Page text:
The 2005 Dietary Guidelines for Americans recommends people get most of their nutrients through consuming foods. The best multivitamins vary by person. Barbara Schneeman, Ph.D., director of the U.S. Food and Drug Administration's Office of Nutritional Products, Labeling, and Dietary Supplements, explains that the Guidelines recommend that supplements be used to fill a specific nutrient gap not being met by food. She adds, "An important point made in the guidelines is that nutrient supplements are not a substitute for a healthful diet."
Other People Are Reading
Special Dietary Needs Populations
However, the FDA does state multivitamins can benefit population segments with special nutritional requirements. Pregnant and other child bearing-age women need folic acid to prevent birth defects, iron to oxygenate the blood and calcium to support bones. People on restricted diets or those with nutrient-depleting illnesses, such as diabetes, cancer or gastrointestinal disorders, should take the antioxidants vitamins C and E. Vegetarians should supplement with calcium, vitamin D, iron and vitamin B12 unless they totally understand how to get all these nutrients from foods.
Recommended Daily Allowances
There are 13 essential vitamins: A, C, D, E, K and the B vitamins (thiamine, riboflavin, niacin, pantothenic acid, biotin, vitamin B-6, vitamin B-12 and folate). The Joslin Diabetes Center, a Harvard Medical School affiliate, recommends picking a multivitamin with no more than 100 to 150 per cent of the daily value for the listed vitamins and minerals, with at least 20 listed. It should contain 400 mg of folic acid and 400 IU of vitamin D. Look for a maximum of 5,000 international units (IU) of vitamin A, primarily from beta-carotene sources such as carrots. New guidelines for vitamin D and calcium were released in late 2010, so some brands may not yet reflect the new guidelines. Most store-brand vitamins are fine, according to Consumer Reports, but watch out for discount store brands; many have been found to be over-reporting nutrient levels.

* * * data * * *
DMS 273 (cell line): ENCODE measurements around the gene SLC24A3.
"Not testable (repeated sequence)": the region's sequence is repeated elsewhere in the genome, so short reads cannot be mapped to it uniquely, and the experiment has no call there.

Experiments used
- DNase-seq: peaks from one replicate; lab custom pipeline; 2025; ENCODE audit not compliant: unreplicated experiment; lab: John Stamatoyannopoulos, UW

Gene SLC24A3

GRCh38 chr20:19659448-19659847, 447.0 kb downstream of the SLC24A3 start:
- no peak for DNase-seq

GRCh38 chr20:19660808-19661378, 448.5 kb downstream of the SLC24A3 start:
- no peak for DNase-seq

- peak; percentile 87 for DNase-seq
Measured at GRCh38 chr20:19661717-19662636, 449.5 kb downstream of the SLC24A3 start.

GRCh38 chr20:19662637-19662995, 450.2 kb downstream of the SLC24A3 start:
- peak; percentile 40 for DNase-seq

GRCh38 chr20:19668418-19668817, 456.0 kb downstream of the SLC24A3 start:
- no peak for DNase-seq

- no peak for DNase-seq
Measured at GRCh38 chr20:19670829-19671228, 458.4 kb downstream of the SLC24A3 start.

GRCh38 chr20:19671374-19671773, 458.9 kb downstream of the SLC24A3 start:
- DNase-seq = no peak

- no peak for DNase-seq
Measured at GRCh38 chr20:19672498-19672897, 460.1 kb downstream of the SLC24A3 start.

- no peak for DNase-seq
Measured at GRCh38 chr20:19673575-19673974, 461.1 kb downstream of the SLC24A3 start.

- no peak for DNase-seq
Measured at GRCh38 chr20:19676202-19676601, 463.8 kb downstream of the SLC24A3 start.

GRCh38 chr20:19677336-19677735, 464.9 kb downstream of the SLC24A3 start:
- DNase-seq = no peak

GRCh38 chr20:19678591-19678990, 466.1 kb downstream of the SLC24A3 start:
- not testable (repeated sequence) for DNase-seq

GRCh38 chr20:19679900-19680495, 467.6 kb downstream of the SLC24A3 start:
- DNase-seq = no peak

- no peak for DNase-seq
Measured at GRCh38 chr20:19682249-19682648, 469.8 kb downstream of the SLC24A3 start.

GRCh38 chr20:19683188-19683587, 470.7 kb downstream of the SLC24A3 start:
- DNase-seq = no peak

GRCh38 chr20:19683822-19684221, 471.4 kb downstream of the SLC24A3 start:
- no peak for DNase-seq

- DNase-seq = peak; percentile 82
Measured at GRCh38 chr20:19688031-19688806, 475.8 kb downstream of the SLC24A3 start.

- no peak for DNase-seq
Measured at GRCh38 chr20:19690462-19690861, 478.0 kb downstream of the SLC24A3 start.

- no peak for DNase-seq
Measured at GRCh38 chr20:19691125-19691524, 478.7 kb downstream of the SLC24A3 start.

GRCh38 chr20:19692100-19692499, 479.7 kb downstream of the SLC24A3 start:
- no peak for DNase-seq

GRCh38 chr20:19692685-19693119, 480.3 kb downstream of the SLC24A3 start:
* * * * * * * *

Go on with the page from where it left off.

The FDA recommends you talk to your doctor before taking multivitamins. Some supplements interact badly with pharmaceuticals and can have unwanted effects pre- or post-surgery, such as excess bleeding with vitamin E. Men don't need any iron in their supplements, unlike women. Never give adult multivitamins to children; their nutritional needs are different those of adults. Out-of-date vitamins lose their effectiveness and oils become rancid, so check dates. Adverse effects from vitamins should be reported to the FDA and your doctor as soon as possible.
Safety and Purity
Just because a multivitamin company claims certain levels for nutrients doesn't make it true, according to Consumer Labs, LLC. The company provides independent test results for more than 350 brands of vitamins to help consumers identify best quality products. It publishes an annual Survey of Vitamin & Supplement Users for its paid membership. Although low-dose vitamins may only waste your money, according to Vasilios Frankos, Ph.D., director of FDA's Division of Dietary Supplement Programs, "Vitamins are not dangerous unless you get too much of them, especially fat-soluble ones." For some vitamins and minerals, the National Academy of Sciences has established upper daily limits of intake (ULs) it recommends not to exceed.
- 20 of the funniest online reviews ever
- 14 Biggest lies people tell in online dating sites
- Hilarious things Google thinks you're trying to search for
- ConsumerReports.org: Multivitamins -- What to Avoid, How to Choose
- U.S. Food and Drug Administration: Fortify Your Knowledge About Vitamins
- U.S. Food and Drug Administration: Tips For the Savvy Supplement User: Making Informed Decisions and Evaluating Information
- Joslin Diabetes Center: What Are the Best Vitamins and Minerals to Take?
- Cleveland Clinic Journal of Medicine: Should Everyone Over Age 75 Take a Multivitamin?
- March of Dimes: Pregnancy and Prenatal Vitamins